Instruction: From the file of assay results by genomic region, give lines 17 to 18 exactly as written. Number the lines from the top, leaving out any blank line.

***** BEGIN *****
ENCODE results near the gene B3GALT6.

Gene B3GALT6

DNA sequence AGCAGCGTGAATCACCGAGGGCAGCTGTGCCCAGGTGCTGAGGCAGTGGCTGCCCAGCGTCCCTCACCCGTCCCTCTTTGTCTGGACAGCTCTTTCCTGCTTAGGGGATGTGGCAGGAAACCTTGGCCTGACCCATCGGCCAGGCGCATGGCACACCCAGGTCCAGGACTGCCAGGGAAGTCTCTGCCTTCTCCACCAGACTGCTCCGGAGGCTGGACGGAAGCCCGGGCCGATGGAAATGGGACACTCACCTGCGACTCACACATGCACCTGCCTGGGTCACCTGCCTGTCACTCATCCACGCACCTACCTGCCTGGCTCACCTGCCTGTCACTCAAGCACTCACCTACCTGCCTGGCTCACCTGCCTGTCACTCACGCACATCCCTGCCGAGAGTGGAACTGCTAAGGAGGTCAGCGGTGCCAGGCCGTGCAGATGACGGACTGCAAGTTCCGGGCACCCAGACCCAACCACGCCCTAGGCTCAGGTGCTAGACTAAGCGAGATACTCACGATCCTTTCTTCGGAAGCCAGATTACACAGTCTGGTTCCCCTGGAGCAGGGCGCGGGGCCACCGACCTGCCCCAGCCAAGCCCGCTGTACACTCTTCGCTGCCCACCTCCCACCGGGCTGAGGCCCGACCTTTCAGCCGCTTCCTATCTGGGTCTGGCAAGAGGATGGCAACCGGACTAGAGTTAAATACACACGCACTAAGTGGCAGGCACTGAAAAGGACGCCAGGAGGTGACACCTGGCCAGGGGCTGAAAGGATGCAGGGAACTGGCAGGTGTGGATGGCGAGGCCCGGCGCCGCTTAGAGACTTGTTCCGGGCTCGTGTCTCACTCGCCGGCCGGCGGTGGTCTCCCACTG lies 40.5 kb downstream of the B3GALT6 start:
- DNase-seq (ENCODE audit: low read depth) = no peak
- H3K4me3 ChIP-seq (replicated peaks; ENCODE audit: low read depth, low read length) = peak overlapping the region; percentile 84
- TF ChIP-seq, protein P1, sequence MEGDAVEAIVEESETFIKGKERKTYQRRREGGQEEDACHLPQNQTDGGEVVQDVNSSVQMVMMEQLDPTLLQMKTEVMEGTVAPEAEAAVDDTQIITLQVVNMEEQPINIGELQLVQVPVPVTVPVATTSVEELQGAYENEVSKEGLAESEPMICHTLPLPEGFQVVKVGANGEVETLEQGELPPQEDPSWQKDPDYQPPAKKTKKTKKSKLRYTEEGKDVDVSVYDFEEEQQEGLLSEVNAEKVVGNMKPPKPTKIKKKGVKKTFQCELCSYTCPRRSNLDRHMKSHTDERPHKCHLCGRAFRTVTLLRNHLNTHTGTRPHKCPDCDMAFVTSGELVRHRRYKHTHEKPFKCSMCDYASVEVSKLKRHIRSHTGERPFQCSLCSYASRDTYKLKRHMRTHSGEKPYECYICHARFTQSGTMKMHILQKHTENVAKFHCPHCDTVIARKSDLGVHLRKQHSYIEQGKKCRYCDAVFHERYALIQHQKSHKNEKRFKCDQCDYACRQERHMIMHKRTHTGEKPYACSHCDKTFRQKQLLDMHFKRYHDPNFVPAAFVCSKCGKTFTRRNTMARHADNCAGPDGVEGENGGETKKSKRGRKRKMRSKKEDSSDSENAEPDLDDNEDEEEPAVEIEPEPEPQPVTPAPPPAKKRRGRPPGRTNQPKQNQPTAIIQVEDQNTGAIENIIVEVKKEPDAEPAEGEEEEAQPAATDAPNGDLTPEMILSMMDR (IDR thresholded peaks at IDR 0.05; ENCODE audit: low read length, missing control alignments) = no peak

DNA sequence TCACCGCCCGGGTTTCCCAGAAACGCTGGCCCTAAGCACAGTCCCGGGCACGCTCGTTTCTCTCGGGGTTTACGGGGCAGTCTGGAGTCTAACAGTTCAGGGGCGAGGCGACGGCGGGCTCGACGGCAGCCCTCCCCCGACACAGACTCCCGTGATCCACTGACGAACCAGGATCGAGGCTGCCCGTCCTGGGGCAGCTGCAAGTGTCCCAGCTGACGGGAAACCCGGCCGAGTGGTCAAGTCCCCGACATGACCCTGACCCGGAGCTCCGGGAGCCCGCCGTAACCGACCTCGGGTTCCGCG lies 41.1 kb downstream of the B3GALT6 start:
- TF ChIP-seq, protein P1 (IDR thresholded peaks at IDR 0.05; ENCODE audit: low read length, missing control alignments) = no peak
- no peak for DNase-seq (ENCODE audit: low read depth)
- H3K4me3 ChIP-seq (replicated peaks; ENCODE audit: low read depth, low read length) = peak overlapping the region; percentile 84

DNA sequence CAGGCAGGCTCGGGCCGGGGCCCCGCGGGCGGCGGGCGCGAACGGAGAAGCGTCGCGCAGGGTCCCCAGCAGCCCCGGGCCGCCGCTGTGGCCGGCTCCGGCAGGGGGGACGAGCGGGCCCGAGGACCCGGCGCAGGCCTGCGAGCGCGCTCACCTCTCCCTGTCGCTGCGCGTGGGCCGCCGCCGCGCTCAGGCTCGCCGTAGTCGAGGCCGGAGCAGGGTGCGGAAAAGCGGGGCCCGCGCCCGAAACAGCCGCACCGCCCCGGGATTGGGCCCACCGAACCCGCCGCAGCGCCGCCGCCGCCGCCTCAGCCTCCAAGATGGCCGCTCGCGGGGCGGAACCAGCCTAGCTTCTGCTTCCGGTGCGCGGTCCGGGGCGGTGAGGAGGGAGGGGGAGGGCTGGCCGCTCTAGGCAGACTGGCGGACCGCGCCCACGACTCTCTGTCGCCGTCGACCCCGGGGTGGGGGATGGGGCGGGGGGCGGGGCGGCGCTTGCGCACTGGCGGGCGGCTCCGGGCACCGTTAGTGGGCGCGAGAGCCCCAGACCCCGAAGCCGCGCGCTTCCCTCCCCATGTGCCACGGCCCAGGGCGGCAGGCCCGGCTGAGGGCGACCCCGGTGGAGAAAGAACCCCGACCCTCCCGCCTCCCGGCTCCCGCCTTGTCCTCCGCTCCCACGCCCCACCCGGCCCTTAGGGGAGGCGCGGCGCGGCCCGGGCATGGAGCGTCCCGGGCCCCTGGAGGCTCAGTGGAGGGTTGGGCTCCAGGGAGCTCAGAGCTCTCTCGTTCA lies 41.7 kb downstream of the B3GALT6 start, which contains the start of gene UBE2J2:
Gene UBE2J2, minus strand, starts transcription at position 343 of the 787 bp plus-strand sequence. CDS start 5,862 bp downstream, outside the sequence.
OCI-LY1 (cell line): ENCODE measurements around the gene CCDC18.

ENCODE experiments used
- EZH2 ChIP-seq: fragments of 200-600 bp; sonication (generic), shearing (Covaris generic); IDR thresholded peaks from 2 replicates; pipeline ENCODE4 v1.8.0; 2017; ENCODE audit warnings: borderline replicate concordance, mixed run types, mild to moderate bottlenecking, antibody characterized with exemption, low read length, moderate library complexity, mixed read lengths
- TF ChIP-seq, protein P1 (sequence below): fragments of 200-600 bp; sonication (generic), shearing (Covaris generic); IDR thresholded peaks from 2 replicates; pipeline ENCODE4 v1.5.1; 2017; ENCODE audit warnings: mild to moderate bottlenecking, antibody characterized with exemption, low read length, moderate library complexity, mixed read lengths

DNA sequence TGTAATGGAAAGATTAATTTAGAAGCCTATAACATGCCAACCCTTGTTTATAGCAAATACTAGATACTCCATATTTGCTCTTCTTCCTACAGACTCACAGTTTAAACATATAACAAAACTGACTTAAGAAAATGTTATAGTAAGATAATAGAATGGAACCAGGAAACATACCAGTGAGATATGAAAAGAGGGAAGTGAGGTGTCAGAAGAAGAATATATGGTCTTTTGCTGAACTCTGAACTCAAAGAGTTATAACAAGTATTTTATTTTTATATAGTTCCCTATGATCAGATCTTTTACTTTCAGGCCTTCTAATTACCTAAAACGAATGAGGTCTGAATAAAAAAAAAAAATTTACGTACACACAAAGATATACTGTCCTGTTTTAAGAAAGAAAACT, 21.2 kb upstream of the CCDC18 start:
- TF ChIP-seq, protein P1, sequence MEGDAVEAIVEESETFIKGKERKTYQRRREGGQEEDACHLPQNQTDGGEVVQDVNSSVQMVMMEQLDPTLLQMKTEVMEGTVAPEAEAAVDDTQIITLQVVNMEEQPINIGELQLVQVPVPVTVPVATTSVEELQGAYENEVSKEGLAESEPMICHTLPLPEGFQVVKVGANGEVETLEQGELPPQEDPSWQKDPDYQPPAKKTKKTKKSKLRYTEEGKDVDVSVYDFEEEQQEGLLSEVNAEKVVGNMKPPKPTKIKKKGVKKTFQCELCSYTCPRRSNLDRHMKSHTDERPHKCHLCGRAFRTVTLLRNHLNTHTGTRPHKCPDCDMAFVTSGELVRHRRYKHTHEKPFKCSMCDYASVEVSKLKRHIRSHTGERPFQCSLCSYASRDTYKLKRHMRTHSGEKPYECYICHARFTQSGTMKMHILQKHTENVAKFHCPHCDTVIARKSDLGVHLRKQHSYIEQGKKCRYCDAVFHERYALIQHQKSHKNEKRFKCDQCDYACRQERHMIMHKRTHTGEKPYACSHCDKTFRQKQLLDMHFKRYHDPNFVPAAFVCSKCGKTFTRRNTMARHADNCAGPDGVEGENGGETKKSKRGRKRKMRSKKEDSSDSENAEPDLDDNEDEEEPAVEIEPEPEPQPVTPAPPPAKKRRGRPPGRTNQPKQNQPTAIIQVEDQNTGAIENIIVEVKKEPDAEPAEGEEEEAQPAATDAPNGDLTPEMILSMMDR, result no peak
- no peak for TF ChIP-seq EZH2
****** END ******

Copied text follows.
DNA sequence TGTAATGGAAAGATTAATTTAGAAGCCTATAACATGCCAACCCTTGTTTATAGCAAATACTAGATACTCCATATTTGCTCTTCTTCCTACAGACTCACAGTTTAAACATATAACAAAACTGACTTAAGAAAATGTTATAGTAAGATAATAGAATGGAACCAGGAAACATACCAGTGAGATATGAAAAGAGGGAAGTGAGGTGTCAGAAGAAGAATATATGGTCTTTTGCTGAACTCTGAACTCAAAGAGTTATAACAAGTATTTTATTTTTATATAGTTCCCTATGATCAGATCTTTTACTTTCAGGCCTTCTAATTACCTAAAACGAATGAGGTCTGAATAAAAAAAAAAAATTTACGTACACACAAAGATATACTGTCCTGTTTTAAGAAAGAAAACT, 21.2 kb upstream of the CCDC18 start:
- TF ChIP-seq, protein P1, sequence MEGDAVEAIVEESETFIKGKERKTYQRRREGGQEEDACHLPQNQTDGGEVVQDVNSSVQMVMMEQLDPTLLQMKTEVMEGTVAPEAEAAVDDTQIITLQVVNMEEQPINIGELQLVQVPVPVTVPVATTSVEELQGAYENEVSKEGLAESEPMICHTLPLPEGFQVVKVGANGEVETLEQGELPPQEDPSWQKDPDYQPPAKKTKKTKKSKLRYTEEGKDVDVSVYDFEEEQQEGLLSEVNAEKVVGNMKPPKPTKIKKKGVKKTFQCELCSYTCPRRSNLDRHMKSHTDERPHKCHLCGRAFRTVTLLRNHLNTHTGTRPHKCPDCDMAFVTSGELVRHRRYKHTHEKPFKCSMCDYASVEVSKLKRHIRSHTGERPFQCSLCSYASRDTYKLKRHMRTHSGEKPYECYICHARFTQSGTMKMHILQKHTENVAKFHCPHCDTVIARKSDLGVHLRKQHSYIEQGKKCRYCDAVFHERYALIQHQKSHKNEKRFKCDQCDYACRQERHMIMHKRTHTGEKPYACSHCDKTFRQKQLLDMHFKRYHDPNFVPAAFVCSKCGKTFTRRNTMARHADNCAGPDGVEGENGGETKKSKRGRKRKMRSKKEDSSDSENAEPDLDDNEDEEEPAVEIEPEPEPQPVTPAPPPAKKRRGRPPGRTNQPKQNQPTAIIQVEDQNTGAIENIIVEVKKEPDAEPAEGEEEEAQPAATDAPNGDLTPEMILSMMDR, result no peak